Adoption of Massive Open Online Courses (MOOC) for Librarians' Professional Development in Africa

Adoption of Massive Open Online Courses (MOOC) for Librarians' Professional Development in Africa

Michael O. Fagbohun (Covenant University, Nigeria), Chrisopher Nkiko (Samuel Adegboyega University, Nigeria), Basiru Adetomiwa (Redeemer's University, Nigeria), Aderonke O. Asaolu (Covenant University, Nigeria), Nwanne M. Nwokeoma (Covenant University, Nigeria), Ugwunwa C. Esse (Covenant University, Nigeria) and Kazeem Omeiza Usman (Tallinn University, Estonia & University of Parma, Italy)
Copyright: © 2018 |Pages: 29
DOI: 10.4018/978-1-5225-5146-1.ch003

Abstract

Librarian development is the process of constantly strengthening professional attainment, broadening academic knowledge, and enhancing skills. This chapter explores how Massive Open Online Courses (MOOCs), can be used as continuing professional development of a librarian. This chapter narrates how MOOCs may offer a librarian an opportunity to upgrade their skills or further their education. It explains the benefits and challenges of the adoption of MOOCs for continuing professional development in developing countries and how this can be applied in developing economies. The major benefits of MOOCs to librarians are to help in professional and personal learning, but most librarians who wish to experience progressive career-development are yet to ascertain this fact. The chapter concludes that librarians have the opportunity to leverage this technology to improve their relevant professional skills in the 21st century. It is also established that the adoption and use of MOOCs among professional librarians in Africa is low as in advanced countries.
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Background

Libraries are considered as an environment for learning and development of their clientele, and unfortunately, the development of librarians tend to be sidelined (Farkas, 2016). The acquisition of degrees, requisite skills and knowledge empowers librarian to be of great assistance to library patrons in their research endeavors, thus, the need for librarians to constantly seek self and professional development for advancement in research, skills for efficient and effective service delivery and better employment opportunities. Professional development helps to sharpen the skills of academic librarians for acquisition of knowledge and proficiencies that have not been met by either formal education or on-the-job-training (Pan & Hovde, 2010). Professional development is considered as the various educational opportunities available to librarians and other professionals in relation to their jobs. Librarians partake in professional development to learn and apply new knowledge and skills that will improve their performance on the job. Farkas (2016) opined that any library manager that desires to experience unfathomable commitment and dedication from library staff members should find means to support their professional development. As this sharpens skills, brings about vast and meaningful ideas into the library, and makes all librarians feel more attached to the work.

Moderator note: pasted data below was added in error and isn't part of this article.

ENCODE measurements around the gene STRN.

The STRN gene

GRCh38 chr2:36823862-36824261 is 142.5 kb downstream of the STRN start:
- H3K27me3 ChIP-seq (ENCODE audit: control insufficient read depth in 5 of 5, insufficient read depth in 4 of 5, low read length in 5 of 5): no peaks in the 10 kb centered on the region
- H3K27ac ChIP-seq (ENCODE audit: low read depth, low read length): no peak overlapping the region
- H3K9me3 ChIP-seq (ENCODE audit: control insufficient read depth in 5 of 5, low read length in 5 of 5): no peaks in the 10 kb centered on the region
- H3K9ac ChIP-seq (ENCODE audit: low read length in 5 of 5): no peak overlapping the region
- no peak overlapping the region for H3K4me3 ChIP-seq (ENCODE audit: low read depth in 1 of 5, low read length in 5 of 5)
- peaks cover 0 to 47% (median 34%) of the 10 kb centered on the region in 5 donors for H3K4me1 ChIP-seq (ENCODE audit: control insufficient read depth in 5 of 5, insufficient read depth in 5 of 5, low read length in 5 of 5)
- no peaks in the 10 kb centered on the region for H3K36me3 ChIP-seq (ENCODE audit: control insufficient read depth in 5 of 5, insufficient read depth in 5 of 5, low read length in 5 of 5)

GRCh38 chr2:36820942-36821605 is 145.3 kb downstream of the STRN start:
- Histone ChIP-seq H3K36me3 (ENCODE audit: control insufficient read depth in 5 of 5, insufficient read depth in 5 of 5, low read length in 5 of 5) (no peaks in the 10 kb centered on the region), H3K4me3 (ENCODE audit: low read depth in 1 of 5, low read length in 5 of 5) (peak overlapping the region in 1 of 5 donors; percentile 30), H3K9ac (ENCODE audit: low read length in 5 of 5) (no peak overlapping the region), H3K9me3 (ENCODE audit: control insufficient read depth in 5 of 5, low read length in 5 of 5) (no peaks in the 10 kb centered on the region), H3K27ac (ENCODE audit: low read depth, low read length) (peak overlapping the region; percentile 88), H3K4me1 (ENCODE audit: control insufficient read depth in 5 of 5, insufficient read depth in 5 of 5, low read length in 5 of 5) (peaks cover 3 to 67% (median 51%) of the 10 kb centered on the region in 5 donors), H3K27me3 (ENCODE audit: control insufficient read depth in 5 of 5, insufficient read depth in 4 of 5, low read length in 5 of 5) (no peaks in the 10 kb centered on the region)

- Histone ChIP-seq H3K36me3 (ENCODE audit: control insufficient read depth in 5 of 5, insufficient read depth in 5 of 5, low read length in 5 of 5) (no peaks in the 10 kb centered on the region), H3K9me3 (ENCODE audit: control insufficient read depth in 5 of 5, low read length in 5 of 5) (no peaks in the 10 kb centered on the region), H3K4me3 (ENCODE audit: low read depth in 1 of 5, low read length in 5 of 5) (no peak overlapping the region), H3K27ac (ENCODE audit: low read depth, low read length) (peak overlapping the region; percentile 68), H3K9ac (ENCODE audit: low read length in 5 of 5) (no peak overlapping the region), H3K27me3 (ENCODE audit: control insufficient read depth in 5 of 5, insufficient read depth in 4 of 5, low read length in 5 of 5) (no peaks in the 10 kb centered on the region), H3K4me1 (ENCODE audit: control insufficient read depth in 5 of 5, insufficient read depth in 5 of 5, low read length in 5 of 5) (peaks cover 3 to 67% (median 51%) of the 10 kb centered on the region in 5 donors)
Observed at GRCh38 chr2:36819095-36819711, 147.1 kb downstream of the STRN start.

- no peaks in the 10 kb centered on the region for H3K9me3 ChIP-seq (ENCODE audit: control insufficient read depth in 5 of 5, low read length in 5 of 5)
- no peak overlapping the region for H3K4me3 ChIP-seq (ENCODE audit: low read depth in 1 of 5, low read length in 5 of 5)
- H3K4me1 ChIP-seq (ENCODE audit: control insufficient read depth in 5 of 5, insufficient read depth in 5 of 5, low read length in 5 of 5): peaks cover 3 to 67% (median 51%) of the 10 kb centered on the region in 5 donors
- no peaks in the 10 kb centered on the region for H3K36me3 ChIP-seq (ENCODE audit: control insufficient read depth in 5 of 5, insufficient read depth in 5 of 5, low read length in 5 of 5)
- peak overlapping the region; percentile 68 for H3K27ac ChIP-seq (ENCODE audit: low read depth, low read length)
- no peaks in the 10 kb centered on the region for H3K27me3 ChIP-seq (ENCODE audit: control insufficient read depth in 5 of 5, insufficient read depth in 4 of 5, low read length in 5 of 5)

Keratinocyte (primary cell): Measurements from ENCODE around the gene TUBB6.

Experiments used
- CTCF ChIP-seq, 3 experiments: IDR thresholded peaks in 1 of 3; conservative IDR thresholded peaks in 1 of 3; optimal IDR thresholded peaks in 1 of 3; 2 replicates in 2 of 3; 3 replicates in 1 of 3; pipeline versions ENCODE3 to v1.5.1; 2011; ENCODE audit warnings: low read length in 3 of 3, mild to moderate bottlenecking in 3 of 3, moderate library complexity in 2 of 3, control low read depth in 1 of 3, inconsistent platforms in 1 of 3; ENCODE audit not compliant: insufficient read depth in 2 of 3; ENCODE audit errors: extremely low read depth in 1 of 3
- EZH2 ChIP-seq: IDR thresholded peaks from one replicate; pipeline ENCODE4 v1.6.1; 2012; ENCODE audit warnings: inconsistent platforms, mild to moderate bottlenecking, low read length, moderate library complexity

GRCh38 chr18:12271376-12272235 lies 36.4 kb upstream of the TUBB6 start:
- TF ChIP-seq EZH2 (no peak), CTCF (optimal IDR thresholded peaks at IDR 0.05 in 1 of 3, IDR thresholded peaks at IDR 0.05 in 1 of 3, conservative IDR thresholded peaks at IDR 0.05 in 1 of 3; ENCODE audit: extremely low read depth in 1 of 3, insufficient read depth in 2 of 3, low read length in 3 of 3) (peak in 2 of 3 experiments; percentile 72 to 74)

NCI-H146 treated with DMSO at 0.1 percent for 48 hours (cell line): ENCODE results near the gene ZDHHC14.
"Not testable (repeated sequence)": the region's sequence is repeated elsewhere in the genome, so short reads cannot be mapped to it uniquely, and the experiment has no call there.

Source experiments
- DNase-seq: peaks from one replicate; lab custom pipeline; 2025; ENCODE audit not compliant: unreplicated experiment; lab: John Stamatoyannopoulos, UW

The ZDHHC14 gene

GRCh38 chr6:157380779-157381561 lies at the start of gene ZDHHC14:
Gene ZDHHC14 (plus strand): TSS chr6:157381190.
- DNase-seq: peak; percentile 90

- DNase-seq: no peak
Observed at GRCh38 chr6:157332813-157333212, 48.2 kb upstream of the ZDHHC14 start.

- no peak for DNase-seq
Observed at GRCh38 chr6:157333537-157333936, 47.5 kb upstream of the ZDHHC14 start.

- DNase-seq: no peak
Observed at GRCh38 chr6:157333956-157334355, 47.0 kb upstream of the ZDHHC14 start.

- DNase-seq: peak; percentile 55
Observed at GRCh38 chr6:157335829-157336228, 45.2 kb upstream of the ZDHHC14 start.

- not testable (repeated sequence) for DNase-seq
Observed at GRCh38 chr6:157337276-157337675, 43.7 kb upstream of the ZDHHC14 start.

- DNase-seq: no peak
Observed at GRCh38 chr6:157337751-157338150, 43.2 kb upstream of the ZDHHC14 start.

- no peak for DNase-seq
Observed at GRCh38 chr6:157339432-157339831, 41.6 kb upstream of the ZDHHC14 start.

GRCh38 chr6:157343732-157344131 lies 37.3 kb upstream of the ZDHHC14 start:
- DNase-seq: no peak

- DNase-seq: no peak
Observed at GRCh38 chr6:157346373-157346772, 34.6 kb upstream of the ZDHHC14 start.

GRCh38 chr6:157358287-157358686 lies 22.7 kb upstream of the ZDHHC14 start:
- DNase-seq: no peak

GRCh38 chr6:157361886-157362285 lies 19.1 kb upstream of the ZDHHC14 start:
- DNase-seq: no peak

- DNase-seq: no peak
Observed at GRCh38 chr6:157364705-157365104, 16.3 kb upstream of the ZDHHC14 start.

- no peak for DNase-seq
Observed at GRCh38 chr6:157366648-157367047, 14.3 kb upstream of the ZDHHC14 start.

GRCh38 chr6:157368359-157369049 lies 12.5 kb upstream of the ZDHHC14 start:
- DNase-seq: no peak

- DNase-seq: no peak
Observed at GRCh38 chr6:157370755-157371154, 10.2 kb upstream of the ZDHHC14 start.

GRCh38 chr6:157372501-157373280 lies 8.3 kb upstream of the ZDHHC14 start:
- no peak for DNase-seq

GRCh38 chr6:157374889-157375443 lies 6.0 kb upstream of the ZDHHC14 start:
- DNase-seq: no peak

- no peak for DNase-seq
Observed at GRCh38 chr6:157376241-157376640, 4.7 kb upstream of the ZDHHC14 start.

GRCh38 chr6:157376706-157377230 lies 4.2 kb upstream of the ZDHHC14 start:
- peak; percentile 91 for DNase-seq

Professional development began formally in 1960 when the need to train school staff in the United States for professional development arose, though the construct was coined as far back as 1857 (Murphy-Latta, 2008). Ever since professional development surfaced as a means to sharpening the skill of school staff in the United States in 1960, diverse individuals from different fields of human endeavor have been taking advantage of this to boost their career progression, keep enhancing professional capabilities, keeping abreast of latest practices and technological trend, as well as to conform with professional guidelines and obligations. Traditionally, professional development varies from a semester extensive program to a workshop, and or diverse services rendered by professional development broker. Approach to professional development could be certification, case study method, technical assistance, consultation, coaching, community practice, lesson study, reflective supervision and mentoring. Technological innovations have brought in remarkable changes in the approach in which professional development programs are delivered today. Information and Communication Technologies (ICTs) continue to exert its telling impact on virtually every profession. The adoption of ICTs in professional development began with the training of teachers about five decades ago, which took place in the 1970s and 1980s, Cox and Preston 1999 cited in Fagbohun & Adetimirin, 2016), Over the years, diverse technologies have emerged to improve continuous learning processes such as the computer and related technologies, the internet, Web 2.0, online learning, cloud computing, and presently Massive Online Open Courses (MOOCs) (Fagbohun & Adetimirin, 2016).

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